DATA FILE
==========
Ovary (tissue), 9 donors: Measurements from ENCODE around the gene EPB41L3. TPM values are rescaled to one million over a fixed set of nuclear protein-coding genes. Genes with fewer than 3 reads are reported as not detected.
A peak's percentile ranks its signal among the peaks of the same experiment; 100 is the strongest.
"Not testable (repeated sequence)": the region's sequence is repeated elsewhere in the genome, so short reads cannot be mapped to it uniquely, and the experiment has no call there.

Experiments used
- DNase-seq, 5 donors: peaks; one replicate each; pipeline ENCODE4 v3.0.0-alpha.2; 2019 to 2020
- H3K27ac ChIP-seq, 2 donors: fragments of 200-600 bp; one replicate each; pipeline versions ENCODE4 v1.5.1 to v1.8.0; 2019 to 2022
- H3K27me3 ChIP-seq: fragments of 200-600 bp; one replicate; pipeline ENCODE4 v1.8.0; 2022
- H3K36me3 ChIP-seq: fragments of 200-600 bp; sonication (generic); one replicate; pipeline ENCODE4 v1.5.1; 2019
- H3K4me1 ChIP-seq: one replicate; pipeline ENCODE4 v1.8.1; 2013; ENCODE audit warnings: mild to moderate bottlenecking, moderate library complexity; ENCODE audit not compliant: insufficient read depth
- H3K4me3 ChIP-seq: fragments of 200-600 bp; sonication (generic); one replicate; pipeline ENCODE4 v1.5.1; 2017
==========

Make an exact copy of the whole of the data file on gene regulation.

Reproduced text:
Ovary (tissue), 9 donors: Measurements from ENCODE around the gene EPB41L3. TPM values are rescaled to one million over a fixed set of nuclear protein-coding genes. Genes with fewer than 3 reads are reported as not detected.
A peak's percentile ranks its signal among the peaks of the same experiment; 100 is the strongest.
"Not testable (repeated sequence)": the region's sequence is repeated elsewhere in the genome, so short reads cannot be mapped to it uniquely, and the experiment has no call there.

Experiments used
- DNase-seq, 5 donors: peaks; one replicate each; pipeline ENCODE4 v3.0.0-alpha.2; 2019 to 2020
- H3K27ac ChIP-seq, 2 donors: fragments of 200-600 bp; one replicate each; pipeline versions ENCODE4 v1.5.1 to v1.8.0; 2019 to 2022
- H3K27me3 ChIP-seq: fragments of 200-600 bp; one replicate; pipeline ENCODE4 v1.8.0; 2022
- H3K36me3 ChIP-seq: fragments of 200-600 bp; sonication (generic); one replicate; pipeline ENCODE4 v1.5.1; 2019
- H3K4me1 ChIP-seq: one replicate; pipeline ENCODE4 v1.8.1; 2013; ENCODE audit warnings: mild to moderate bottlenecking, moderate library complexity; ENCODE audit not compliant: insufficient read depth
- H3K4me3 ChIP-seq: fragments of 200-600 bp; sonication (generic); one replicate; pipeline ENCODE4 v1.5.1; 2017